That’s not even a photo of the completed sandwich.
Lotteria, the craziest fast food chain in Japan, ups the insanity with its new ghost pepper sauce sandwich.
We stick to our New Year’s resolutions for eating healthy with a fukubukuro from the biggest sandwich chain in the world.
Nothing says “I’m lovin’ it” more than McHeart Attack.
Some would say it’s wrong to go to a fancy steakhouse and order a burger. If so, then we don’t want to be right.
Say goodbye to butter and jam because now it’s time to enjoy matcha toast and sandwiches!
At Japan’s branches of Subway, what you might think of as more conventional sandwich toppings—like cheese or vegetables—wrestle for space on the menu with other optional extras, like a scoop of tuna mayonnaise or five prawns for 100 yen. And when a man like our very own reporter P.K. Sanjun sees that he can have his Subway sandwich topped with an extra five prawns, his first thought is: “I wonder how many prawns I could fit in one sandwich?!”
So when P.K. heard that there were actually secret toppings that you can order at Subway, and that one of those off-menu toppings was roast beef, he prepared his brain, and his stomach, for an extra-large order, and headed to Subway to find out: just how much beef can one Japanese sandwich hold?!
I’ve always found it a little weird when someone describes something as, “The best thing since sliced bread.” Sure, the convenience of not having to get out a knife and make the cuts yourself is nice and all, but is it really worth getting that excited over?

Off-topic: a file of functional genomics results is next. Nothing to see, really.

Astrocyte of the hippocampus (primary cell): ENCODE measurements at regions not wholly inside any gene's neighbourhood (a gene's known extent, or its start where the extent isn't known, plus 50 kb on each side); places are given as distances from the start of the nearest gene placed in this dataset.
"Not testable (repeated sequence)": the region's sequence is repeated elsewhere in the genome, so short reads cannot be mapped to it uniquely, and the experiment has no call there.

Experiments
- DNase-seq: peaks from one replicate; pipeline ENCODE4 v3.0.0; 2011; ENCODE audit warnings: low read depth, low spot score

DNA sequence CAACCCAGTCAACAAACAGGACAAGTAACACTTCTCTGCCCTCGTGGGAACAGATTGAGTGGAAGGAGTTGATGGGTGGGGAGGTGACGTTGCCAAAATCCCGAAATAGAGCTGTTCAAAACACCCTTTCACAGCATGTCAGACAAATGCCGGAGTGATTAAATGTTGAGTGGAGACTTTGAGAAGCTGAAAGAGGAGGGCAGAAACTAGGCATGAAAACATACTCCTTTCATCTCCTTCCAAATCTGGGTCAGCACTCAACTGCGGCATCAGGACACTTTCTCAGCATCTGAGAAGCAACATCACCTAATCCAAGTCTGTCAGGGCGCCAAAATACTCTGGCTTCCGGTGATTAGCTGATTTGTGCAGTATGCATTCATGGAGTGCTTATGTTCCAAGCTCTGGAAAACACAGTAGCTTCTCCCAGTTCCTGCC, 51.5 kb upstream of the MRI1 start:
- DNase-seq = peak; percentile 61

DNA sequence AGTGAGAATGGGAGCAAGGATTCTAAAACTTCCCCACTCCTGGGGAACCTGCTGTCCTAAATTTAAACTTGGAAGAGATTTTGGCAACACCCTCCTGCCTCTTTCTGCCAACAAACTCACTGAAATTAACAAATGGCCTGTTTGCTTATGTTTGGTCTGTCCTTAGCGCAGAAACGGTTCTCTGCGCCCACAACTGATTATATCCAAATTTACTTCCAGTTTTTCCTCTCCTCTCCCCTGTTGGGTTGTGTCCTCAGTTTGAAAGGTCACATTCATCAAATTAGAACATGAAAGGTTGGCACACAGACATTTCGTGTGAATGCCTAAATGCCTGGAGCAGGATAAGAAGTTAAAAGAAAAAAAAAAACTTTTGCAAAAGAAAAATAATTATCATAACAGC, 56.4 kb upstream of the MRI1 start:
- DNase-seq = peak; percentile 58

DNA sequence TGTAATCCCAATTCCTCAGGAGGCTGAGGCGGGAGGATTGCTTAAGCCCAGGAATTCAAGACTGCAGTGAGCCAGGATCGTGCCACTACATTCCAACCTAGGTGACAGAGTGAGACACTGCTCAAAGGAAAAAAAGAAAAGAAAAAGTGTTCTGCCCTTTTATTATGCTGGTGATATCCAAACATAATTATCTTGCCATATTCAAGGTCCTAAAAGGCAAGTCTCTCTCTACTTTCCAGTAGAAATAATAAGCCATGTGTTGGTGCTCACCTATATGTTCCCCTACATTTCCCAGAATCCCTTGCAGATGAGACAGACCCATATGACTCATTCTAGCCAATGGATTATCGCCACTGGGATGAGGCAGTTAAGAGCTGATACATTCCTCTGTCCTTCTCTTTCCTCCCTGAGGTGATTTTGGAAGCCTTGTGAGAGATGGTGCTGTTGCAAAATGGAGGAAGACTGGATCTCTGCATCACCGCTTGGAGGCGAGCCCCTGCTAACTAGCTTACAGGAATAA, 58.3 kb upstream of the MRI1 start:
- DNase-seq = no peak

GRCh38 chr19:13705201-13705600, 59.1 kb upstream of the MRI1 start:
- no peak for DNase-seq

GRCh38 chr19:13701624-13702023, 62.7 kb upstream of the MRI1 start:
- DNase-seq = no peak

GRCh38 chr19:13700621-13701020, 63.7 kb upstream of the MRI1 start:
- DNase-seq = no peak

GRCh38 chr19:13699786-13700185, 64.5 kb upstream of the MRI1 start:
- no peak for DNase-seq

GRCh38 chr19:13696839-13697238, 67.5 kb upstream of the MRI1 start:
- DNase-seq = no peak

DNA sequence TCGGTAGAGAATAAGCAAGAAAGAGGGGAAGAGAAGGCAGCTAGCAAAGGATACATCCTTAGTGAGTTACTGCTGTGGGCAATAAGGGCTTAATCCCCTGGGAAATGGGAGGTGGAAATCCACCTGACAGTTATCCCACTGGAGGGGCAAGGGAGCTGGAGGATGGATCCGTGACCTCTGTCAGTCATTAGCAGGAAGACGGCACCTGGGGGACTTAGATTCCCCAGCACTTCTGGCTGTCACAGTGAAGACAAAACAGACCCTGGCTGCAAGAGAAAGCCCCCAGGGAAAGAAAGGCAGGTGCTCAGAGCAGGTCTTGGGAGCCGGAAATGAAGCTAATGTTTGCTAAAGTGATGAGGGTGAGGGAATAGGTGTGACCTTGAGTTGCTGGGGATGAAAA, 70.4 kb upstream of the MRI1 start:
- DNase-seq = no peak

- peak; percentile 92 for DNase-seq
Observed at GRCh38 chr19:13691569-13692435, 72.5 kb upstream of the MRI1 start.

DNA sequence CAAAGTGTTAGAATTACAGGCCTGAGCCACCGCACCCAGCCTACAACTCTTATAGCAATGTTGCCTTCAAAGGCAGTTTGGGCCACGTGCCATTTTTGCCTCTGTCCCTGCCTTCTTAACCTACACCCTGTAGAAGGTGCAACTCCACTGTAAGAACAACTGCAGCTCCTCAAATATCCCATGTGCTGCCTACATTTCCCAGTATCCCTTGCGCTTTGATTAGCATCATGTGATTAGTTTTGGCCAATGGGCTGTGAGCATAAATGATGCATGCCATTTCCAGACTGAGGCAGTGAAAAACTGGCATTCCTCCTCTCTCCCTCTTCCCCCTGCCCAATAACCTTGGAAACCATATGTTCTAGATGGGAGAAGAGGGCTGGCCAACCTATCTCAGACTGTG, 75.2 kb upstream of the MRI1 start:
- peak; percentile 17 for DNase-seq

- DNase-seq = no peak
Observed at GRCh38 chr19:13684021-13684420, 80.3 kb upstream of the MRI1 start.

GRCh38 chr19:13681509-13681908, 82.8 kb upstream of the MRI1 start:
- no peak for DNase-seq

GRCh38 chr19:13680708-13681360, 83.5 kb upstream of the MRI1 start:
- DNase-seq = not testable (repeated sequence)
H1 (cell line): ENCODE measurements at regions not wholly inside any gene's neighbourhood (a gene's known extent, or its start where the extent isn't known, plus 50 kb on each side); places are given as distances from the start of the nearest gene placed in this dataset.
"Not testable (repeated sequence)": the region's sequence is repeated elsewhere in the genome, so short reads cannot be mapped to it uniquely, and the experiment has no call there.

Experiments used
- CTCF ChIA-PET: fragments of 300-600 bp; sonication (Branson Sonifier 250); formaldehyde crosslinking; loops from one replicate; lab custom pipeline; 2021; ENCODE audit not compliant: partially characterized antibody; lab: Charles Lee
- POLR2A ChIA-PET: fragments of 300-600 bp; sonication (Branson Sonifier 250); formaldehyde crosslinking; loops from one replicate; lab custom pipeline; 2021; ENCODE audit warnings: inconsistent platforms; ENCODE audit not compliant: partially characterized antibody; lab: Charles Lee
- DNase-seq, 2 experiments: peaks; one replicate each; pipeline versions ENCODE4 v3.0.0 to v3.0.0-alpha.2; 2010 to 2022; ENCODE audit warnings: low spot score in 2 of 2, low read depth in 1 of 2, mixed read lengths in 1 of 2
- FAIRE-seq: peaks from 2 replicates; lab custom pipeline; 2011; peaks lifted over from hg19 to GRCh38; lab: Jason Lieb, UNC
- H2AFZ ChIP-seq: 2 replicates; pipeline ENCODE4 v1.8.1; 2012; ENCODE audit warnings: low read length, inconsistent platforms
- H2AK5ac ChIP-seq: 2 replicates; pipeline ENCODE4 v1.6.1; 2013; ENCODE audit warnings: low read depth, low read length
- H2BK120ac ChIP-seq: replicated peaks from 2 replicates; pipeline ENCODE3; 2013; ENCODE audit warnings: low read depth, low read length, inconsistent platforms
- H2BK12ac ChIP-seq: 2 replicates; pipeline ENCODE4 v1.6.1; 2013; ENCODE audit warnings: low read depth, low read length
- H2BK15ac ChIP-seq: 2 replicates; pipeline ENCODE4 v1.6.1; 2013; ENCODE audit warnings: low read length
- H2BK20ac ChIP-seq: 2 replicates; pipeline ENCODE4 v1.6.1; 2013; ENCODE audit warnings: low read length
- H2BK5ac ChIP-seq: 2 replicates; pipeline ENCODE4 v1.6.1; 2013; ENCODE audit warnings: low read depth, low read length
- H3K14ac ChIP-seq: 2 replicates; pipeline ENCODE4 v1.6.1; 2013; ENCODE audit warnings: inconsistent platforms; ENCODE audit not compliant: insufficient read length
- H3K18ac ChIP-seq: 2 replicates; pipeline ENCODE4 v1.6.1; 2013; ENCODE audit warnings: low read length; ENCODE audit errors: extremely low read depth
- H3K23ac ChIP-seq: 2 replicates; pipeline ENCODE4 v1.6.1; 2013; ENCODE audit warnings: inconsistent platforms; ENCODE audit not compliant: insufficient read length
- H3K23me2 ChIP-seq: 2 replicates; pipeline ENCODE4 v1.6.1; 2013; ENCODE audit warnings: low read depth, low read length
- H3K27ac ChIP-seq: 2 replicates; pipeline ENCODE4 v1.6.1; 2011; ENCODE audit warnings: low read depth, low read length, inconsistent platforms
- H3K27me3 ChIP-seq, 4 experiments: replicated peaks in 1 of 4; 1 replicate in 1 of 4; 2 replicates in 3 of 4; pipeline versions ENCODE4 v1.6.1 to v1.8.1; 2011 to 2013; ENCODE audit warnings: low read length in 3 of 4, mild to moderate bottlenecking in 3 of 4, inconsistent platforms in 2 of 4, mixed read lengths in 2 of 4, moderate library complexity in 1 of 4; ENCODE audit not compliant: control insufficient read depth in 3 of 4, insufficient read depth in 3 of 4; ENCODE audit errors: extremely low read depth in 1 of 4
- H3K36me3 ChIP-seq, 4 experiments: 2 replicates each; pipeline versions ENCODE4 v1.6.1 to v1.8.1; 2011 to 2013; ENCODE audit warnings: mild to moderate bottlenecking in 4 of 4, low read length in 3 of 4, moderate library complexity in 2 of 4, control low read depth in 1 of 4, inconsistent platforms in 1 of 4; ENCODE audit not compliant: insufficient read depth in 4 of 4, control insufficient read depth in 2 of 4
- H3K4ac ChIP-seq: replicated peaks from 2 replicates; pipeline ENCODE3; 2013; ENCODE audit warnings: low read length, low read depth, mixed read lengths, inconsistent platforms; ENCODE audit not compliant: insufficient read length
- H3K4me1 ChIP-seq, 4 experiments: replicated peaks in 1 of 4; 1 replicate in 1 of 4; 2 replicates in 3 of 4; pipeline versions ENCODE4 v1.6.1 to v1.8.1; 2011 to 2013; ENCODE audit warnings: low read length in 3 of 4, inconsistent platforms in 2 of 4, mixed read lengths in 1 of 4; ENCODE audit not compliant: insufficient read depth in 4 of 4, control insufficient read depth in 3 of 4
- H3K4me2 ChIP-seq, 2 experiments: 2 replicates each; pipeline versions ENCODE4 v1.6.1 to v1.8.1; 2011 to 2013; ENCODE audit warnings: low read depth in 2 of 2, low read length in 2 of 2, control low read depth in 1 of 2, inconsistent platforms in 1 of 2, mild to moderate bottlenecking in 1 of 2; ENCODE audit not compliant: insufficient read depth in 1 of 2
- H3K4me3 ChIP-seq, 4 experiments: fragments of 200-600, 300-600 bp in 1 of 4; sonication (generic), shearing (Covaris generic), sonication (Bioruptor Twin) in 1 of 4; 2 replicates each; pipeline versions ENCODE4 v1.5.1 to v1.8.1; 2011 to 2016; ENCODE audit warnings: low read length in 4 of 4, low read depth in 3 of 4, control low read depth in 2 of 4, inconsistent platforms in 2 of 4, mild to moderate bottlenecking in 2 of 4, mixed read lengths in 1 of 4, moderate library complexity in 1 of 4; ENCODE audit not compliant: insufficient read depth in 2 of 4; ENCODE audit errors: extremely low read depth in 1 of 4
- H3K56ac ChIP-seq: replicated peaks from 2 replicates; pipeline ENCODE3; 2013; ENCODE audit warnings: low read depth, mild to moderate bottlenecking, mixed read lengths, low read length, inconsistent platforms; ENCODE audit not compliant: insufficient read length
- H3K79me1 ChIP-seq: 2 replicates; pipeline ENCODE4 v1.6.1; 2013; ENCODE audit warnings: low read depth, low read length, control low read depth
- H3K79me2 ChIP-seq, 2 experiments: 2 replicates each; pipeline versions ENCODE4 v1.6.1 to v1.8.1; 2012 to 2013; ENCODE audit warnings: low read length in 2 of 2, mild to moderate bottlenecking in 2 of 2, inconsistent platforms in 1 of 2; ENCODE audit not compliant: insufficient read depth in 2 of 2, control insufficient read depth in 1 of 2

But then again, it would be sort of a pain if you were having a potluck party with a group of people, and someone just brought a whole, unsliced loaf of bread. Unless, of course, it had an awesome surprise waiting inside, like this one did.
Don’t ever let anyone tell you that people in Japan don’t like fried food. Well, you can let them say it, but don’t believe them. As skilled as the country is with lighter fare such as sushi and nabe hot pot, Japanese cuisine can totally nail fried food, as proven by tonkatsu, or deep-fried pork cutlet.
One of the tastiest ways to eat tonkatsu is served over rice and topped with a fried egg, a dish called katsudon. Conversely, you can also slap two pieces of bread around it and make a katsu sandwich, which allows you to enjoy your cutlet on the go, or theoretically hold one in each hand and eat two at a time.
Sadly, eating your tonkatsu in sandwich form used to mean giving up all that delicious, gooey egg. That’s all changed now, though, thanks to the awesome tamatoro sandwiches now on sale in Tokyo that let you have the best of both worlds.
With just days left until Japan’s consumption tax jumps from five to eight percent, we’ve resigned ourselves to having to suddenly pay a little bit more for, well, just about everything. So it’s nice to know that this week brings one last hurrah for budget-based pricing, as for two days Subway is cutting us all a break by knocking the price of two of their most popular sandwiches down to almost half of what they ordinarily go for.